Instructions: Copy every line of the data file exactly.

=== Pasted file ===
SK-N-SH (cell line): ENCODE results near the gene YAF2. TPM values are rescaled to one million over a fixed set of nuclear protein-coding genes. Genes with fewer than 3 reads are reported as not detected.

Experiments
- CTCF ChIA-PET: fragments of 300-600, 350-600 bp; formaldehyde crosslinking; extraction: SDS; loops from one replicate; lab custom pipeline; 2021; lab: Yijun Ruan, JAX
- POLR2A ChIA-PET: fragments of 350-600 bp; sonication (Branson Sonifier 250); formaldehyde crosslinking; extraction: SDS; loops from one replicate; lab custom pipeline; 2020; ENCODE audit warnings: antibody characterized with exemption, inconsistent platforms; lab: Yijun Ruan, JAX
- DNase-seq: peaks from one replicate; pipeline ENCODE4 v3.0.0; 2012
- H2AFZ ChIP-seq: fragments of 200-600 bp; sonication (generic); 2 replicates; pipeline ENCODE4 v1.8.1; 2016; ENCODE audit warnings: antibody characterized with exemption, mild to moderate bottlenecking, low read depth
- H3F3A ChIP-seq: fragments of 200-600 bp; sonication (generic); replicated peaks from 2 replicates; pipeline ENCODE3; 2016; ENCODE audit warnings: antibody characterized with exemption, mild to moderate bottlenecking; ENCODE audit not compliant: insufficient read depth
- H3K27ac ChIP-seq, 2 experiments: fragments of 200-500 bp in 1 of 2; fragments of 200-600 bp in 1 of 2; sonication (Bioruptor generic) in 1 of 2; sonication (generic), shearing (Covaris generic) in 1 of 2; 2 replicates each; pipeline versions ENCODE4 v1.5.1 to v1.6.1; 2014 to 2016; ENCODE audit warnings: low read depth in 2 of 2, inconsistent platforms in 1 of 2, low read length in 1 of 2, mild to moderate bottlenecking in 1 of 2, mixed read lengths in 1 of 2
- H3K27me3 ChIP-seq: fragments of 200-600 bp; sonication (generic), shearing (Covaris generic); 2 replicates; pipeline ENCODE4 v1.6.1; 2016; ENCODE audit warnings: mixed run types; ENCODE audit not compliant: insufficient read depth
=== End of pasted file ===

SK-N-SH (cell line): ENCODE results near the gene YAF2. TPM values are rescaled to one million over a fixed set of nuclear protein-coding genes. Genes with fewer than 3 reads are reported as not detected.

Experiments
- CTCF ChIA-PET: fragments of 300-600, 350-600 bp; formaldehyde crosslinking; extraction: SDS; loops from one replicate; lab custom pipeline; 2021; lab: Yijun Ruan, JAX
- POLR2A ChIA-PET: fragments of 350-600 bp; sonication (Branson Sonifier 250); formaldehyde crosslinking; extraction: SDS; loops from one replicate; lab custom pipeline; 2020; ENCODE audit warnings: antibody characterized with exemption, inconsistent platforms; lab: Yijun Ruan, JAX
- DNase-seq: peaks from one replicate; pipeline ENCODE4 v3.0.0; 2012
- H2AFZ ChIP-seq: fragments of 200-600 bp; sonication (generic); 2 replicates; pipeline ENCODE4 v1.8.1; 2016; ENCODE audit warnings: antibody characterized with exemption, mild to moderate bottlenecking, low read depth
- H3F3A ChIP-seq: fragments of 200-600 bp; sonication (generic); replicated peaks from 2 replicates; pipeline ENCODE3; 2016; ENCODE audit warnings: antibody characterized with exemption, mild to moderate bottlenecking; ENCODE audit not compliant: insufficient read depth
- H3K27ac ChIP-seq, 2 experiments: fragments of 200-500 bp in 1 of 2; fragments of 200-600 bp in 1 of 2; sonication (Bioruptor generic) in 1 of 2; sonication (generic), shearing (Covaris generic) in 1 of 2; 2 replicates each; pipeline versions ENCODE4 v1.5.1 to v1.6.1; 2014 to 2016; ENCODE audit warnings: low read depth in 2 of 2, inconsistent platforms in 1 of 2, low read length in 1 of 2, mild to moderate bottlenecking in 1 of 2, mixed read lengths in 1 of 2
- H3K27me3 ChIP-seq: fragments of 200-600 bp; sonication (generic), shearing (Covaris generic); 2 replicates; pipeline ENCODE4 v1.6.1; 2016; ENCODE audit warnings: mixed run types; ENCODE audit not compliant: insufficient read depth